Instead of “aa se aam”, children in the tribal regions of Chhattisgarh will soon be learning “aa se aak patta (peepal or sacred fig leaf)”. In around 19,000 anganwadis across the state, the Chhattisgarh government is going to start teaching pre-school children in 10 different tribal languages.
The brainchild of Chhattisgarh Chief Minister Bhupesh Baghel, the programme was announced by him at the Republic day parade in Jagdalpur. In a state where 32% of the total population belongs to Scheduled Tribes, the decision is expected to not only provide comfort but also to save these tribal languages.
“We first made a linguistic map of each district and the languages spoken in the region; then we mad a linguistic map of the state. The ten languages we have included in this program are Gondi, Halbi, Madiya, Bhatri, Dhurva, Dorli, Singrauliya, Sargujiya, Sadri and Kudukh,” said Siddharth Komal Pardeshi, Secretary, Women and Child Development Department.
Among other responsibilities, the anganwadis work as the pre-primary schools for children. However, the medium of education was Hindi. “For the first time, we don’t have to train our frontline workers. All the anganwadi teachers are well versed in their regional language. They connect to the people in those languages. In fact, we have been taking their help to design the books and teaching material,” Pardeshi said.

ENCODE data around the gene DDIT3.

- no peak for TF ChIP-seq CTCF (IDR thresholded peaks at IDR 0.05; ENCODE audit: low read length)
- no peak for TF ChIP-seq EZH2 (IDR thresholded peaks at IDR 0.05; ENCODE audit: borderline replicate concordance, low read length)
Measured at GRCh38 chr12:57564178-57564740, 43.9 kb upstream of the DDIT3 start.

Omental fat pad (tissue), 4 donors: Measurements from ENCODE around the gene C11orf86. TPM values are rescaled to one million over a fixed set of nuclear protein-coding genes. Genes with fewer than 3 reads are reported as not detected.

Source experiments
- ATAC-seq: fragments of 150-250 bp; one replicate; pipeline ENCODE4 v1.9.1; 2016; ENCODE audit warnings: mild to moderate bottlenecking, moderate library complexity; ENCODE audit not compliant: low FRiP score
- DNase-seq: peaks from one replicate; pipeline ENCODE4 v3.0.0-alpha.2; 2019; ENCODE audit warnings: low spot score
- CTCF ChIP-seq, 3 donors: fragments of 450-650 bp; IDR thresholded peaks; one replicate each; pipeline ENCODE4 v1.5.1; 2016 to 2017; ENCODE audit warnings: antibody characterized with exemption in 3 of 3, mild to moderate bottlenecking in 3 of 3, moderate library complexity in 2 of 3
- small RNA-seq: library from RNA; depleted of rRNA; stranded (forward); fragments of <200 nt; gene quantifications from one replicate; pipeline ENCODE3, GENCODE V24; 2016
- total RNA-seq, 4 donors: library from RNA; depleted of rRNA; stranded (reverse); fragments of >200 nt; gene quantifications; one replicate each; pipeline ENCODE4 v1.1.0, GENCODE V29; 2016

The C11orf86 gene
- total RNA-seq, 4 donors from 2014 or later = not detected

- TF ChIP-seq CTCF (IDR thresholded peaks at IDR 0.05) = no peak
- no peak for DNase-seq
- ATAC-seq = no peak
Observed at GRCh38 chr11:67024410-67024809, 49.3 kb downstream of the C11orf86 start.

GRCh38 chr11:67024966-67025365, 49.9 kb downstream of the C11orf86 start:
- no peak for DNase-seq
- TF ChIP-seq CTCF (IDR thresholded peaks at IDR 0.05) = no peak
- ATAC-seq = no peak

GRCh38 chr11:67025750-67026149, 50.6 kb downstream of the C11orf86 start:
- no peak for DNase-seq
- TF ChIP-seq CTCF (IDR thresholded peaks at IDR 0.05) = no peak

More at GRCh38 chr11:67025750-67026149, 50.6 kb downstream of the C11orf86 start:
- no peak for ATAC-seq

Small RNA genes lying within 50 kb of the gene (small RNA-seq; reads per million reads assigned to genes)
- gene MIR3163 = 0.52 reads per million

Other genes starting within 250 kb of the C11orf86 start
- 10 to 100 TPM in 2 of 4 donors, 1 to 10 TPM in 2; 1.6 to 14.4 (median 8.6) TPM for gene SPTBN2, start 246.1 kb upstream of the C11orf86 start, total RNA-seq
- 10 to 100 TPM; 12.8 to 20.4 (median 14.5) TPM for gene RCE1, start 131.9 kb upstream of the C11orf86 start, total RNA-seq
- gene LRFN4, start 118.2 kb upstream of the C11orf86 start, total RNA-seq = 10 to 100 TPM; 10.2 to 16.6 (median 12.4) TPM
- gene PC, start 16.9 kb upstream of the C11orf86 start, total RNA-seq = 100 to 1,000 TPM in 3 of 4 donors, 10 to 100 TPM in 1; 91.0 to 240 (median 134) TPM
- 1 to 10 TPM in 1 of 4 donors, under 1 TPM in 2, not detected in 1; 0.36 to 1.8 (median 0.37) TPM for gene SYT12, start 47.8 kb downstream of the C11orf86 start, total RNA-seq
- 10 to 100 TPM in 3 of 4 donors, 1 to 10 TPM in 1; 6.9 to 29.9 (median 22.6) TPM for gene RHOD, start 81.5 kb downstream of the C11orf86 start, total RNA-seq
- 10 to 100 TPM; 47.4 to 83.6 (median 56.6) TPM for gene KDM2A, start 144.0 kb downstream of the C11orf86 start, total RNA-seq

“There is no script in most Adivasi languages, they are phonetically driven. In 2018, a dictionary in Gondi was released by Kannada University in Hampi. There is a need to preserve these languages and to ensure that children who have grown up speaking such languages don’t feel left out at schools,” Dada Jokal, an author of several books in Gondi and who now teaches school teachers the language, said.
The linguistic divide in the state has been brought forth time and again by officials. In 2015, the previous government had planned to train the officials in Gondi, a plan that stopped before it began. In 2019, police started training their men in the Gondi language to fight the Left Wing Extremists better. “In schools, teachers often have a hard time connecting with students because of the language divide. I had an interesting case, when a primary school teacher approached me that the children just kept repeating what he said, without understanding a word. They would keep repeating his questions at him, thinking that was their lesson. This is because of language barriers, which other linguistically prosperous states have understood and exploited,” Dada Jokal said.
According to education expert Ujjwala Shankar, the idea of ensuring pre-primary and primary education in one’s mother tongue is necessary for many reasons. “When the course imparted is in a language that the child is already familiar, the interest to learn more increases,” she said.
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